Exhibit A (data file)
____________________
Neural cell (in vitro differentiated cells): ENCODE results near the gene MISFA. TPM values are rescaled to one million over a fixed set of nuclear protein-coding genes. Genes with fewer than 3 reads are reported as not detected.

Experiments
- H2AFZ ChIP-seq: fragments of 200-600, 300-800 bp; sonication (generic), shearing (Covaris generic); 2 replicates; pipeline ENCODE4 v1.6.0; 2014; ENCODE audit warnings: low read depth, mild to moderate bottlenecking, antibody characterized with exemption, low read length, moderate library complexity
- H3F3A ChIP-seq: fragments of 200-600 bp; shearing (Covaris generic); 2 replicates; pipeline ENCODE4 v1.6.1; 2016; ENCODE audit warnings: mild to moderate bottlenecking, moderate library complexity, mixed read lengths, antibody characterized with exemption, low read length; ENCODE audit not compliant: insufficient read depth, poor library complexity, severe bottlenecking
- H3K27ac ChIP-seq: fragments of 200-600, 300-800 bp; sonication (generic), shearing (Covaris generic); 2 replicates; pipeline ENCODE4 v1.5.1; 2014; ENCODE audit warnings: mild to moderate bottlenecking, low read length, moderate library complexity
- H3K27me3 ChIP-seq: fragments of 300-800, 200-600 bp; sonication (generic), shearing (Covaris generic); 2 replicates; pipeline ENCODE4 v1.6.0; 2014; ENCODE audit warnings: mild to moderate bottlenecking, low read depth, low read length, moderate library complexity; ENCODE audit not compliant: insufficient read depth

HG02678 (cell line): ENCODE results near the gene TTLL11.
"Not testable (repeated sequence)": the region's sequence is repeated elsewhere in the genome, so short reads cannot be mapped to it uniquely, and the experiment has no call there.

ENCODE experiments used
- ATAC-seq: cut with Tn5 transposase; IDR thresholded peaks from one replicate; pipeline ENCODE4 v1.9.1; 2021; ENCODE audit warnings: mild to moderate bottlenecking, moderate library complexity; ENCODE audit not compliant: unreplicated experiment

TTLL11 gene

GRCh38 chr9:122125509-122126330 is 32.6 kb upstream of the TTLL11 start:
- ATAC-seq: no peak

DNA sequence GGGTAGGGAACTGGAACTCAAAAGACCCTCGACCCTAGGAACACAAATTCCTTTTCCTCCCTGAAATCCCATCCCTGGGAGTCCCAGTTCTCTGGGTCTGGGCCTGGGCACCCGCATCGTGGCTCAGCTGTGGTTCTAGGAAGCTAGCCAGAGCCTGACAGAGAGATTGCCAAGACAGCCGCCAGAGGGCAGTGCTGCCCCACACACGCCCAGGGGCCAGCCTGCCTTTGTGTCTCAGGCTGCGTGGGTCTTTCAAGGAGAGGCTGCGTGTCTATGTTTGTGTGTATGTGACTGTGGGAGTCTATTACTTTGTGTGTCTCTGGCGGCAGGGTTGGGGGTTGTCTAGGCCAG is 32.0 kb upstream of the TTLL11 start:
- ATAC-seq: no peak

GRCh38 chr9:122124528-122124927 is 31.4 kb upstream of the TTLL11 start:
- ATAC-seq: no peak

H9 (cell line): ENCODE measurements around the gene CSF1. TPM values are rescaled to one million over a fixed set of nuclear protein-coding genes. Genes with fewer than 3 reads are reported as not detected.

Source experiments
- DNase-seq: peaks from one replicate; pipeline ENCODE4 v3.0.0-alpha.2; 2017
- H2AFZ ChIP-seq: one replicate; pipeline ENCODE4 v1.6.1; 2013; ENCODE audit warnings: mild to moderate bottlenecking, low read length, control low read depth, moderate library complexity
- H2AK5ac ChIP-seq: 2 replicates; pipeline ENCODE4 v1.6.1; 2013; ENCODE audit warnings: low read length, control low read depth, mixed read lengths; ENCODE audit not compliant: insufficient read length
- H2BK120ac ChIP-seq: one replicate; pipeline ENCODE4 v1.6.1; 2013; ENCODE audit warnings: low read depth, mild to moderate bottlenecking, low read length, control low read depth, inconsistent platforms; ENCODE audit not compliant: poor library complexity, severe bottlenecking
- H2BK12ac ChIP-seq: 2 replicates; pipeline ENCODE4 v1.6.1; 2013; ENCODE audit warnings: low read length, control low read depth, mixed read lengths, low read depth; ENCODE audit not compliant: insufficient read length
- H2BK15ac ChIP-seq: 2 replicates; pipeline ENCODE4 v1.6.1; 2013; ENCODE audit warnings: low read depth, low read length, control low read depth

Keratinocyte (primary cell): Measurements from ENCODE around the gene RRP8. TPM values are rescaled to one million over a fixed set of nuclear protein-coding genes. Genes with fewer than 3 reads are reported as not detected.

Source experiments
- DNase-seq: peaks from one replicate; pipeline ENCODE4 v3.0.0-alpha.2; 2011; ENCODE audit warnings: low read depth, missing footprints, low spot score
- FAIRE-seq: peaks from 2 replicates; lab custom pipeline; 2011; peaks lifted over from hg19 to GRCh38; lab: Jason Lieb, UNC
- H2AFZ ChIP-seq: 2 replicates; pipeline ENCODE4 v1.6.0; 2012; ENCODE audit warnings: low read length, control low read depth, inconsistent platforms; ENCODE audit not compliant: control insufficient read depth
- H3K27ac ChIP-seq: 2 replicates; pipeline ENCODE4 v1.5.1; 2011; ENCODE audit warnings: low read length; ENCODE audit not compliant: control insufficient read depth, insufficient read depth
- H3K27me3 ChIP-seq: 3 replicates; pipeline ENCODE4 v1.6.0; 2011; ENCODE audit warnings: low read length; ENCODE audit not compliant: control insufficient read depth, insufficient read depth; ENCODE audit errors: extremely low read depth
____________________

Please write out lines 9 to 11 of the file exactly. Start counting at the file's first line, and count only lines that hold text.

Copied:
ENCODE experiments used
- ATAC-seq: cut with Tn5 transposase; IDR thresholded peaks from one replicate; pipeline ENCODE4 v1.9.1; 2021; ENCODE audit warnings: mild to moderate bottlenecking, moderate library complexity; ENCODE audit not compliant: unreplicated experiment

TTLL11 gene